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Amebix - No Sanctuary
Review: What made punk music dynamic and vertiginous as an artistic movement was that it united the idea of a frontier, where laws did not apply, with the concept of a society dragging itself down through too much disorder described as order but really conforming to an ethic of convenience which made people sheep. As a result, the best of punk was a cry from hell where irony took a backseat to a desire for authentic chaos to fragment the illusion and show people a sense of power in the opposition to control, and the best punk works often were those which aimed less at being an entertainment product for credulous teenagers than short bursts of insurgent artistry from outsiders who, removed from the social chain, could see the illusion of both order and social disorder masquerading as a civilization.
Early recordings compiled from Amebix would later be described by rock historians -- a group no serious historian will address because they report marketing as truth -- as crust punk, crustcore or punk hardcore, but that musical category was solidified on later works and not these more challenging, less consistent, more ambitious early releases. Amebix created a scattershot of technique and song conception that nailed so many categories it is difficult to document them all: post-rock, with its lessened drumbeats over which melodies emerge slowly from the gentle strumming that plays distortion itself like an instrument; speed metal, from the abrupt riffs riveted by chant-cadence vocals; black metal, from the use of minor chord progressions to move between power chord shapes and produce a summary atmosphere by sweeping through the harmonic topography thus generated.
Before punk became fully self-aware, and fully self-conscious, it was its own frontier. Amebix exploit this with ambitious song structures based around the patterns of conversation, as a guitar lays out a riff and then comments on it, joined by bass and drums fragmenting the conversation and then manifesting in another pattern which is united to the first after a transition when a semi-final riff state emerges, and then transitions back to the first. While like many punk bands Amebix create a theatre of their music that allows lyrics to promenade after background values are defined through sonic symbol, in this case it is more like a rock opera where each instrument is a voice that finds synchronization at the conclusion of recombination.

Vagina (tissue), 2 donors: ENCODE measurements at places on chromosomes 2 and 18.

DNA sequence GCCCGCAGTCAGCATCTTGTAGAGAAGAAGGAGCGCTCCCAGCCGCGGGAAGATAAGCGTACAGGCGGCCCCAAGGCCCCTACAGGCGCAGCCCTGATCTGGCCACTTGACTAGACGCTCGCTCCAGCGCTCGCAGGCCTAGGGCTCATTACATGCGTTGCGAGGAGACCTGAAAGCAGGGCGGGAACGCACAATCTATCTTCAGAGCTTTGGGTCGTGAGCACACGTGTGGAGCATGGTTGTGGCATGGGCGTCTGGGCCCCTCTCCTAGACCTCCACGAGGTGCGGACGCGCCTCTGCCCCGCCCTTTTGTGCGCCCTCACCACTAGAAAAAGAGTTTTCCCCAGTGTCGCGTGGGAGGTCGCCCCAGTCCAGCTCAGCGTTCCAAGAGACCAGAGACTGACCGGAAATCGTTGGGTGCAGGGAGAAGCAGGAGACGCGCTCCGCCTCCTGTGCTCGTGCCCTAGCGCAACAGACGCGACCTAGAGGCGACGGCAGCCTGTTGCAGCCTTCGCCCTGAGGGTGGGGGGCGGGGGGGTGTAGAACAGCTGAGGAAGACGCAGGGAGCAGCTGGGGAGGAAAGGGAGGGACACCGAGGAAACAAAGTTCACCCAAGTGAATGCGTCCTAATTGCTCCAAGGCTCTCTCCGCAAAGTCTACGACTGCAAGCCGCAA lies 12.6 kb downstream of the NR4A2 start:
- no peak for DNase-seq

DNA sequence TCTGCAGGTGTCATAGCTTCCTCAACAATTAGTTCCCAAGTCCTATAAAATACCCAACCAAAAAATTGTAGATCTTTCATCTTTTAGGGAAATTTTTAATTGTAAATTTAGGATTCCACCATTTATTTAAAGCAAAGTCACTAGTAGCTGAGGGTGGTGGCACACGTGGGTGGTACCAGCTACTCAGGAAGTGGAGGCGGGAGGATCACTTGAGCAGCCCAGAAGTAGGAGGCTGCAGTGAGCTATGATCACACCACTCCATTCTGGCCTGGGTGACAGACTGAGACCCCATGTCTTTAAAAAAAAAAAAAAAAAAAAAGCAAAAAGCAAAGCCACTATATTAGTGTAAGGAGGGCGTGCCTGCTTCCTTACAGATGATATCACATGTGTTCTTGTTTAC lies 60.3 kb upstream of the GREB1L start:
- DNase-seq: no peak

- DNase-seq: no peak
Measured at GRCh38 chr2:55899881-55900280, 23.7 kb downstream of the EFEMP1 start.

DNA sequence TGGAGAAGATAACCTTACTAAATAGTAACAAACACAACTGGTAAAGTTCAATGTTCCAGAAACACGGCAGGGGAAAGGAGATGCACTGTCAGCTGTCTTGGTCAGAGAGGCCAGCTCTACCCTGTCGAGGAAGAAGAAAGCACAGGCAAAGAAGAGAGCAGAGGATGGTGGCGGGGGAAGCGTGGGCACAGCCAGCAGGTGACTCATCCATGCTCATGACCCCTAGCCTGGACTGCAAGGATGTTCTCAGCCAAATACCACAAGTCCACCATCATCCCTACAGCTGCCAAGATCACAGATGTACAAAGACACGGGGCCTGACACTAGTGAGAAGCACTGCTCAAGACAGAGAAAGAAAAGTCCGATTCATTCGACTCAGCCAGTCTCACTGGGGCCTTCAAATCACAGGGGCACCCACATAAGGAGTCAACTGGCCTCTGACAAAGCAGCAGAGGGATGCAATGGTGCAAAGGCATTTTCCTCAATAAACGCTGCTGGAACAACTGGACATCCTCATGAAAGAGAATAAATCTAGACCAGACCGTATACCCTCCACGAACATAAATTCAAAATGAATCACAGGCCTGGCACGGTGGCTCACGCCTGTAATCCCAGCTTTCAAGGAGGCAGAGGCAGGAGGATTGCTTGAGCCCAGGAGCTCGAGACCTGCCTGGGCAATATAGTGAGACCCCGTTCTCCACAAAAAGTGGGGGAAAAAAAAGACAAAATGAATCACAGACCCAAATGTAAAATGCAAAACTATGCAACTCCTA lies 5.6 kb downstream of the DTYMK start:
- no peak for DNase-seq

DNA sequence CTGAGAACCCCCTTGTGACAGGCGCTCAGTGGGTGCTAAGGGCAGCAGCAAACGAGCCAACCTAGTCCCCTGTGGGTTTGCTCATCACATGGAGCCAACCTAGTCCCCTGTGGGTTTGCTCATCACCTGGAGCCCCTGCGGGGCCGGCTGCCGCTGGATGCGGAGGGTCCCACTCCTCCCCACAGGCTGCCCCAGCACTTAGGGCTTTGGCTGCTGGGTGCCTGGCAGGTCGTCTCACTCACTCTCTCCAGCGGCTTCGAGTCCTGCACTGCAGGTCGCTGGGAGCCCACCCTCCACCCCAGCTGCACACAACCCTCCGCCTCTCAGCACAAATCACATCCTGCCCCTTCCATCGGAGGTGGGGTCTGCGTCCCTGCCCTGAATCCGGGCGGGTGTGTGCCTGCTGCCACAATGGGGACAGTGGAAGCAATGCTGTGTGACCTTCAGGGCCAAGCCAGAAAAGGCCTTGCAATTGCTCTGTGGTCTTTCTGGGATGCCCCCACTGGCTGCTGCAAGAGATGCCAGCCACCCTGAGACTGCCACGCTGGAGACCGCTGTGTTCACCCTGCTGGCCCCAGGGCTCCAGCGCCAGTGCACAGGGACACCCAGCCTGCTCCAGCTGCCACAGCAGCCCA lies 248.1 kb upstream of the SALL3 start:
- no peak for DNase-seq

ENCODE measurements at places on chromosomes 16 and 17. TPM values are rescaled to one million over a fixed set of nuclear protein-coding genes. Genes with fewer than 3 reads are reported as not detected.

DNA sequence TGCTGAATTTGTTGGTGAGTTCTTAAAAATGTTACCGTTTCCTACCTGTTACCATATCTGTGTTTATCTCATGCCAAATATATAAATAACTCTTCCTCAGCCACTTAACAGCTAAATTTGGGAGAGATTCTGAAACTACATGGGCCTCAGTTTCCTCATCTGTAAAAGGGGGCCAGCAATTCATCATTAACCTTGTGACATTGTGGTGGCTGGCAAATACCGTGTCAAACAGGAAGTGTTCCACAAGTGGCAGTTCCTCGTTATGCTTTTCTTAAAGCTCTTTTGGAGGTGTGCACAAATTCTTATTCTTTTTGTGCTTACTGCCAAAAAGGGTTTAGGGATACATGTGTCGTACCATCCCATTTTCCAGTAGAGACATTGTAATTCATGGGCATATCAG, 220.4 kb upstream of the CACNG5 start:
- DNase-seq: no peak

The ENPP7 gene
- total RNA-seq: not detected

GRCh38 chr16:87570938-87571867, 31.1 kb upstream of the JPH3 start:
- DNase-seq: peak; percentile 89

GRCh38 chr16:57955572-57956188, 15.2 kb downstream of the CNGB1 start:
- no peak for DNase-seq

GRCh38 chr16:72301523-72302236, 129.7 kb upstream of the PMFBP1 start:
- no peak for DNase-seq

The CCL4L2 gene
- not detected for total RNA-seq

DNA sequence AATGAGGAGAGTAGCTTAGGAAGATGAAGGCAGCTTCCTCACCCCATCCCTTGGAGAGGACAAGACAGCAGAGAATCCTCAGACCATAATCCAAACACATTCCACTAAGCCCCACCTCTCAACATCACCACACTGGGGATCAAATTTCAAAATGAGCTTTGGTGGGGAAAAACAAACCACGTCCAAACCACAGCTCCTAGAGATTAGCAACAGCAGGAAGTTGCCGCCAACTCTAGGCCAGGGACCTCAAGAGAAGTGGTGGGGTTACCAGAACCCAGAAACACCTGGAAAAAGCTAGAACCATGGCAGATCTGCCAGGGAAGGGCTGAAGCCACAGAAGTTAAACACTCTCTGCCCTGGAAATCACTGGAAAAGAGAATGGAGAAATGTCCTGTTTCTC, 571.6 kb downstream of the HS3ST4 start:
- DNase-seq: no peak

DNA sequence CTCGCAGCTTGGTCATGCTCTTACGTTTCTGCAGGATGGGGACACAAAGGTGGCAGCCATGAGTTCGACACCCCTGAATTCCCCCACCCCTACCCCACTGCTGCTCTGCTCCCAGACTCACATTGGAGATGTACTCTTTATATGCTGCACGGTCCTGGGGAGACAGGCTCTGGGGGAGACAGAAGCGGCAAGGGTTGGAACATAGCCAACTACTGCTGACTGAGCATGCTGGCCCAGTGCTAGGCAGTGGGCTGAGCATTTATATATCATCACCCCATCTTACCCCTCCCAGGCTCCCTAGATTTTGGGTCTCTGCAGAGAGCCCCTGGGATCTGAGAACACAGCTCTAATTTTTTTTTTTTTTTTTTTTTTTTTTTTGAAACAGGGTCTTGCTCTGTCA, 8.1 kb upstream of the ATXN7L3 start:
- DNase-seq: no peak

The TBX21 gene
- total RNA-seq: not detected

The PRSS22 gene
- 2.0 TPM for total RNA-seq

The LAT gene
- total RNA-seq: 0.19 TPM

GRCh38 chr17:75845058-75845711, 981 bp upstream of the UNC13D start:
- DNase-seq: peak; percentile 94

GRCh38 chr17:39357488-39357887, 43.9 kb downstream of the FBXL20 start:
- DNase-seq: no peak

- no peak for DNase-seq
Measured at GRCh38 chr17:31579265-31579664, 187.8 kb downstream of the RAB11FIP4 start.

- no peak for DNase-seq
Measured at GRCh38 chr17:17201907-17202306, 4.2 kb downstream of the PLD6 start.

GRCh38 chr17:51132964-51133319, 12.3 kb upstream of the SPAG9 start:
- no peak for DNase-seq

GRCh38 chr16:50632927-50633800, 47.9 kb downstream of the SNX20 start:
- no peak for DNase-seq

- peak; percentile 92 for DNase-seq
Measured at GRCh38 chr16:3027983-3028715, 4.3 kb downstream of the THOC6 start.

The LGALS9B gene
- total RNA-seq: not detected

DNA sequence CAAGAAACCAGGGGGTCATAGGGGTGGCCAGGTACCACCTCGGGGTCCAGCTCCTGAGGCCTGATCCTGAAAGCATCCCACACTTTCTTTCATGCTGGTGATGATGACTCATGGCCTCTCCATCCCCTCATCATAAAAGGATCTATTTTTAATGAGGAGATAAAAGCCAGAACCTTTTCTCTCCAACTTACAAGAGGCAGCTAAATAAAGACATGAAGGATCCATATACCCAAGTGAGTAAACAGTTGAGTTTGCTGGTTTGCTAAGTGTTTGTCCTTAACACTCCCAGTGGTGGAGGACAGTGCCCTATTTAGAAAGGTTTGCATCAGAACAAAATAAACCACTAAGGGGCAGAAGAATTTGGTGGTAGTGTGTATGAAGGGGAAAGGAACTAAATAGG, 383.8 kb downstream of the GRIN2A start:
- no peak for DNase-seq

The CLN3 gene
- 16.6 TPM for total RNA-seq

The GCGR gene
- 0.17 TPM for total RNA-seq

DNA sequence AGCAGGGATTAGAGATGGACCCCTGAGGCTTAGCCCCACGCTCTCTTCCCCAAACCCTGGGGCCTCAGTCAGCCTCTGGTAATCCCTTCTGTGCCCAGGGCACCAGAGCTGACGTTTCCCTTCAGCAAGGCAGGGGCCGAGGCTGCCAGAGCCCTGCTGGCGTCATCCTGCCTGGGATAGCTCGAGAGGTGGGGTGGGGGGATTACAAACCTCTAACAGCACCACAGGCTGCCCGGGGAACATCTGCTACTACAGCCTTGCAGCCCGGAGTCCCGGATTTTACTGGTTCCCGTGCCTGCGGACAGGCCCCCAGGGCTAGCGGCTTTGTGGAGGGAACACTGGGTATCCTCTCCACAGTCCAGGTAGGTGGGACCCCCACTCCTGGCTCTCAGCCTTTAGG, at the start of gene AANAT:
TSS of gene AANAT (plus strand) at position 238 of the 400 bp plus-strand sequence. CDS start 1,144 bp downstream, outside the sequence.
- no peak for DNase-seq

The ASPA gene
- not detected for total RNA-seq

Unlike the neutered emo to follow, however, Amebix do not pacify their music. It is lawless, yet longing for the order that laws intended to serve; it has a strong moral basis and where it deviates into a now-dated sense of pity or altruism, its underlying direction is toward a civilization that grows beyond its problems. To this end, every bristling abrasive riff elides into a pattern like the wind singing inverted phrases in the ears of a rider of a galloping horse, giving a sense of vertigo and hope through the power of life itself. This attitude, that appeals to our souls beneath political or moral logic, coupled with the vastness of what is attempted here defines this CD as a classic that even surpasses later more homogenous releases.